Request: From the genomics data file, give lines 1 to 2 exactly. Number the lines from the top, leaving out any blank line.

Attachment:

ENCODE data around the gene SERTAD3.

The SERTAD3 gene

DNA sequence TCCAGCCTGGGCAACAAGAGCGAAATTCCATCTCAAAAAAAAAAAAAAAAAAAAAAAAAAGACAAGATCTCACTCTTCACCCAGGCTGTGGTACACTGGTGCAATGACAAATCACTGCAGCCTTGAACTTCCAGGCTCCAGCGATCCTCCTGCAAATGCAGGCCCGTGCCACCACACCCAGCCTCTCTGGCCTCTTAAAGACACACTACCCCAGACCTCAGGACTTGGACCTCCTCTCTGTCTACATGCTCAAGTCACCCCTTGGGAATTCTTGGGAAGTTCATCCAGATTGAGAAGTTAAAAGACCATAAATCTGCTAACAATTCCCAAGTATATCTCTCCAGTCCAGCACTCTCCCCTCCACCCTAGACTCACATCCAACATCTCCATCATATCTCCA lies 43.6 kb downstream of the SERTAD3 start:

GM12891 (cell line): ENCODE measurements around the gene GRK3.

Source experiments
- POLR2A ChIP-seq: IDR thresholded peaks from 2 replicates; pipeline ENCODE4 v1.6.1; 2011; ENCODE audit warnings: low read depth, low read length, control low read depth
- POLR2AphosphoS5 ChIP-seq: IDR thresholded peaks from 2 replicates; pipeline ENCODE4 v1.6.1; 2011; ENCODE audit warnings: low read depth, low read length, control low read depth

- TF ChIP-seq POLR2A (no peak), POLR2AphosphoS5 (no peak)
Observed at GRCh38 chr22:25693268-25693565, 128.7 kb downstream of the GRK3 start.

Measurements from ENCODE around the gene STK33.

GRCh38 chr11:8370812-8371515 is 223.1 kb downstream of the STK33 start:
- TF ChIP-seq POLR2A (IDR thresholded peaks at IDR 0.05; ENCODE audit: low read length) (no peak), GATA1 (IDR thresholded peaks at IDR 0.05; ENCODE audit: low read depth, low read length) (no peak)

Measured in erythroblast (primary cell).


ENCODE data around the gene SERTAD3.

The SERTAD3 gene